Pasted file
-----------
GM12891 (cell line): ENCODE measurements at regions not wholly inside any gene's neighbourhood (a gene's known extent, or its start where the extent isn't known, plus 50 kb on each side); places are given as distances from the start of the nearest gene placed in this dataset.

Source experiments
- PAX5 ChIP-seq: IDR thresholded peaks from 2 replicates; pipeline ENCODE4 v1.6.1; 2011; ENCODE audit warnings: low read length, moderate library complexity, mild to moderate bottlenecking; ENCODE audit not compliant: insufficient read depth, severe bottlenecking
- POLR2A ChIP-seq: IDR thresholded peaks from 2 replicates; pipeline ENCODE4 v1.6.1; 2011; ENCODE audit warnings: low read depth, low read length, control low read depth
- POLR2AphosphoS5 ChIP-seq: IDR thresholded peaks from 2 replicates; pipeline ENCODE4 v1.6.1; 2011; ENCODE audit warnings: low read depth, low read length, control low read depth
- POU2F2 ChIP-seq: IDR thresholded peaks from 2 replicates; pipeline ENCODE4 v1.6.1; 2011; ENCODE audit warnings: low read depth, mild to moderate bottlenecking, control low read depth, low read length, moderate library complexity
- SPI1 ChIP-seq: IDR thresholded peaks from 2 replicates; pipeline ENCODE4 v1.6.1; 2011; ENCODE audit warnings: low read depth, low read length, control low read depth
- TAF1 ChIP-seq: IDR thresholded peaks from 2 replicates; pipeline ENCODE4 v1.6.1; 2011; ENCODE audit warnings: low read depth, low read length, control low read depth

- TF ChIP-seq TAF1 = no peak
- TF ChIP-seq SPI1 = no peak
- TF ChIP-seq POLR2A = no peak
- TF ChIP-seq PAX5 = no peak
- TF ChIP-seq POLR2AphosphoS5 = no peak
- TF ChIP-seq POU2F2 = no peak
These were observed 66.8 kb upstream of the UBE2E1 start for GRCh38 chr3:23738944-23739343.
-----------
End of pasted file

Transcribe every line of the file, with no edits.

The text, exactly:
GM12891 (cell line): ENCODE measurements at regions not wholly inside any gene's neighbourhood (a gene's known extent, or its start where the extent isn't known, plus 50 kb on each side); places are given as distances from the start of the nearest gene placed in this dataset.

Source experiments
- PAX5 ChIP-seq: IDR thresholded peaks from 2 replicates; pipeline ENCODE4 v1.6.1; 2011; ENCODE audit warnings: low read length, moderate library complexity, mild to moderate bottlenecking; ENCODE audit not compliant: insufficient read depth, severe bottlenecking
- POLR2A ChIP-seq: IDR thresholded peaks from 2 replicates; pipeline ENCODE4 v1.6.1; 2011; ENCODE audit warnings: low read depth, low read length, control low read depth
- POLR2AphosphoS5 ChIP-seq: IDR thresholded peaks from 2 replicates; pipeline ENCODE4 v1.6.1; 2011; ENCODE audit warnings: low read depth, low read length, control low read depth
- POU2F2 ChIP-seq: IDR thresholded peaks from 2 replicates; pipeline ENCODE4 v1.6.1; 2011; ENCODE audit warnings: low read depth, mild to moderate bottlenecking, control low read depth, low read length, moderate library complexity
- SPI1 ChIP-seq: IDR thresholded peaks from 2 replicates; pipeline ENCODE4 v1.6.1; 2011; ENCODE audit warnings: low read depth, low read length, control low read depth
- TAF1 ChIP-seq: IDR thresholded peaks from 2 replicates; pipeline ENCODE4 v1.6.1; 2011; ENCODE audit warnings: low read depth, low read length, control low read depth

- TF ChIP-seq TAF1 = no peak
- TF ChIP-seq SPI1 = no peak
- TF ChIP-seq POLR2A = no peak
- TF ChIP-seq PAX5 = no peak
- TF ChIP-seq POLR2AphosphoS5 = no peak
- TF ChIP-seq POU2F2 = no peak
These were observed 66.8 kb upstream of the UBE2E1 start for GRCh38 chr3:23738944-23739343.